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The Beat: Suicide by Cop

Some things are beyond our control and some questions are better left unanswered.

September 01, 1998  |  by Mark T. Civita

Some things are beyond our control and some questions are better left unanswered.

I have never been to Syosset. Except for the occasional story about a bad storm or boating accident, Syosset has never really impacted my life.

But the front page of a recent edition of the New York Post changed that.  It told the story of a young man, all of nineteen, despondent over a $6,000 debt from bad bets, who had made a decision. After leaving notes for his friends, he penned a final one and addressed it to a person he had never met and would never know. He then bought himself a child's Wild West sheriff's rig, complete with plastic badge, plastic holster, and full-sized, very real-looking gun.

This young man then went out driving-erratically, dangerously-looking to force a confrontation.

The two officers who pulled the young man over, must have thought they were making just another stop out of thousands. But this one was different. The 19-year-old exited his car and charged towards the officers, brandishing the toy gun.

Anyone with over 20 minutes of time on the job can imagine the momentary disbelief, the startle reflex. But the real kicker, in this case, was the final note-addressed: "To the cop who shot me."

I once attended an FBI class on Critical Incident Negotiations which touched on "suicide by cop" and showed videos of different actual cases where people had made the conscious decision to die at the hands of law enforcement. It all seemed fairly learnable, information that was impressive but not overwhelming. That was before Aug. 3, 1997.

Having switched shifts as a favor to another officer, I was working with a different squad than my usual crew. I was the primary car responding to a husband-wife domestic, possibly turning violent. I could see a couple outside on the lawn, standing very close. A few neighbors stood in doorways, watching. I pulled into the parking lot, radioed that I was out, and started toward the couple.

When the wife saw me coming she turned and ran toward me. My unobstructed view of the husband now revealed the 10-inch knife that he was holding to his own throat and the blood stains on his shirts where he had been sticking on himself. I remember grabbing the wife and shoving her behind me, pulling my radio and gun at the same time as the man began advancing toward me.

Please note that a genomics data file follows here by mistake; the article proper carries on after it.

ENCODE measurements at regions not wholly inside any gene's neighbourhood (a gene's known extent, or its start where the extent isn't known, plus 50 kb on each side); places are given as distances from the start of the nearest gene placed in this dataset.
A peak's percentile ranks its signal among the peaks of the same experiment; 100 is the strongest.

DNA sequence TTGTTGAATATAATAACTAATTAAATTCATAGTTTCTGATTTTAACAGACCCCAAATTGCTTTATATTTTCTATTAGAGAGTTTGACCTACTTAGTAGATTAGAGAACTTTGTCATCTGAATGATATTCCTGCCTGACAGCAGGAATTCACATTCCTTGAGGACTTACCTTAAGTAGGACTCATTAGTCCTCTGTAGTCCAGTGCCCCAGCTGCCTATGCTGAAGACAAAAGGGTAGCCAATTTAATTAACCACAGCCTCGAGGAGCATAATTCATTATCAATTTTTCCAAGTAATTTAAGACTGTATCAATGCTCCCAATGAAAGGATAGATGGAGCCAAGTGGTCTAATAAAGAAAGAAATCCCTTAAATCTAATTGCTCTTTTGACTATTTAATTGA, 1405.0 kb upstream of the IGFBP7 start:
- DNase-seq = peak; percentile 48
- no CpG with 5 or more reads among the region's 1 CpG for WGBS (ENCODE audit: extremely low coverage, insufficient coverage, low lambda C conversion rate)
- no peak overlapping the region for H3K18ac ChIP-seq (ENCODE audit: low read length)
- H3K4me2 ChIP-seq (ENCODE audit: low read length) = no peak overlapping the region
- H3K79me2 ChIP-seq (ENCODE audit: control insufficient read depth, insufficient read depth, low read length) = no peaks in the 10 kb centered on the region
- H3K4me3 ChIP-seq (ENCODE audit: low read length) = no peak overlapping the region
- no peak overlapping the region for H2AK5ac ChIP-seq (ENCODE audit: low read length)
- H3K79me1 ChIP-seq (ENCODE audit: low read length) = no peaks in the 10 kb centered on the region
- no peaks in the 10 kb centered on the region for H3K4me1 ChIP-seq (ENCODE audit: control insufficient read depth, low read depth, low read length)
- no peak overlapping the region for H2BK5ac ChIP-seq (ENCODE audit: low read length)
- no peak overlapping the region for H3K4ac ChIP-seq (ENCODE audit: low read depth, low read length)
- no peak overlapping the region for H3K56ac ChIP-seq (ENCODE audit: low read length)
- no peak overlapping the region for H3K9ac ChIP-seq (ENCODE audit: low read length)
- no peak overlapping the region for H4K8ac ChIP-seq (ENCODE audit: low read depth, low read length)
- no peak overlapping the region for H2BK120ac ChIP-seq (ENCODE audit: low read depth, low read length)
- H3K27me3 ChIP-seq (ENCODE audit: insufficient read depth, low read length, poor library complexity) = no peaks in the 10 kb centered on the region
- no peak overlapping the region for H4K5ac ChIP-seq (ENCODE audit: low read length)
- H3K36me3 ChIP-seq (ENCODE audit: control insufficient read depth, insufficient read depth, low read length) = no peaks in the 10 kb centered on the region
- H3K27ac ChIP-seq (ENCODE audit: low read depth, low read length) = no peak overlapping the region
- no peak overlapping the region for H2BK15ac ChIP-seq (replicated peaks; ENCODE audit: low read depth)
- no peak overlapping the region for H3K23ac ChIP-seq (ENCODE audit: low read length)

I called in for assistance and drew down on the man, ordering him to stop and put the knife down.  He told me, "You. Kill me. I'm going to cut my own throat anyway." And on he came.

When I reviewed the incident with the sergeant I told him that the only reason I didn't shoot this man as he followed me and his estranged wife through the parking lot, was the fact that I felt I still had some control over the situation. I had my weapon out and ready, distance and available cover, backup within seconds, and I felt competent in my abilities.

When he finally threw the knife down and tried to run after his wife, I had him cuffed and sniffing asphalt within seconds. But, I don't think he saw the shake in my hands. I know he couldn't read the thoughts that were racing through my head: What boss is on call? If I shoot this guy, will I be here all night, writing reports and worrying about my family? Will I be sanctified or crucified? Lauded or lambasted? What about the 21-foot rule? My background, in case I do shoot? Can I just shoot him in the hip and disable him rather than let a .45 Hydra-shok round dissemble him? Geez, I wish I could call a time out.

For me, the situation ended there, with those thoughts lingering, the questions unanswered. But back in Syosset, two brother officers are forced to come to grips with their own questions.  And the fact that control of the situation has been taken from the m the day before the actual incident. And while the note to "The cop who shot me" went to great lengths to reassure that the cops had been used and even apologized the officers involved, I don't think that will help a great deal when these two guys have to lie down for the night and pray for eight hours of dreamless sleep.

Mark Civita is a police officer from Spring Valley Police Department, Rockland County, New York

Tags: Suicide by Cop


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